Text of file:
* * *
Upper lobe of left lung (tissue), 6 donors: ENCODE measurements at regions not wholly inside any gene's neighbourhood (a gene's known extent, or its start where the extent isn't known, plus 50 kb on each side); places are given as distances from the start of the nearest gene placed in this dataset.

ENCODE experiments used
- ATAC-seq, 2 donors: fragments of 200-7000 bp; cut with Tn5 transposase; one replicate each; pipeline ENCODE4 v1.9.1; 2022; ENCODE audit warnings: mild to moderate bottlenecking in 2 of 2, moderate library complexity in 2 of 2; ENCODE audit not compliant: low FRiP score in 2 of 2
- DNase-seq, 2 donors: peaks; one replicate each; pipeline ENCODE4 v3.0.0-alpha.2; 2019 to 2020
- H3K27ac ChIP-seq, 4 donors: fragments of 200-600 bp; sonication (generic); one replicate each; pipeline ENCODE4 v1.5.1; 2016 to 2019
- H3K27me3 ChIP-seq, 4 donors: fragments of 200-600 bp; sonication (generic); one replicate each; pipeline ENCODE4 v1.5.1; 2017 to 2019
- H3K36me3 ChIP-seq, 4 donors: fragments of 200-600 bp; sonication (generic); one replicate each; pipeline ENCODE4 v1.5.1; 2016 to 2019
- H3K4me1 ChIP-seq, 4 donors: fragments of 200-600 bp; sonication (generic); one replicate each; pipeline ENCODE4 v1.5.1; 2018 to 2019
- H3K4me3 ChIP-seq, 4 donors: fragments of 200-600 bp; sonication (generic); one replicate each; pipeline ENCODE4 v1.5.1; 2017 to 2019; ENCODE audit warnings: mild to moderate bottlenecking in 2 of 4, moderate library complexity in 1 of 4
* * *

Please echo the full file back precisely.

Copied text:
Upper lobe of left lung (tissue), 6 donors: ENCODE measurements at regions not wholly inside any gene's neighbourhood (a gene's known extent, or its start where the extent isn't known, plus 50 kb on each side); places are given as distances from the start of the nearest gene placed in this dataset.

ENCODE experiments used
- ATAC-seq, 2 donors: fragments of 200-7000 bp; cut with Tn5 transposase; one replicate each; pipeline ENCODE4 v1.9.1; 2022; ENCODE audit warnings: mild to moderate bottlenecking in 2 of 2, moderate library complexity in 2 of 2; ENCODE audit not compliant: low FRiP score in 2 of 2
- DNase-seq, 2 donors: peaks; one replicate each; pipeline ENCODE4 v3.0.0-alpha.2; 2019 to 2020
- H3K27ac ChIP-seq, 4 donors: fragments of 200-600 bp; sonication (generic); one replicate each; pipeline ENCODE4 v1.5.1; 2016 to 2019
- H3K27me3 ChIP-seq, 4 donors: fragments of 200-600 bp; sonication (generic); one replicate each; pipeline ENCODE4 v1.5.1; 2017 to 2019
- H3K36me3 ChIP-seq, 4 donors: fragments of 200-600 bp; sonication (generic); one replicate each; pipeline ENCODE4 v1.5.1; 2016 to 2019
- H3K4me1 ChIP-seq, 4 donors: fragments of 200-600 bp; sonication (generic); one replicate each; pipeline ENCODE4 v1.5.1; 2018 to 2019
- H3K4me3 ChIP-seq, 4 donors: fragments of 200-600 bp; sonication (generic); one replicate each; pipeline ENCODE4 v1.5.1; 2017 to 2019; ENCODE audit warnings: mild to moderate bottlenecking in 2 of 4, moderate library complexity in 1 of 4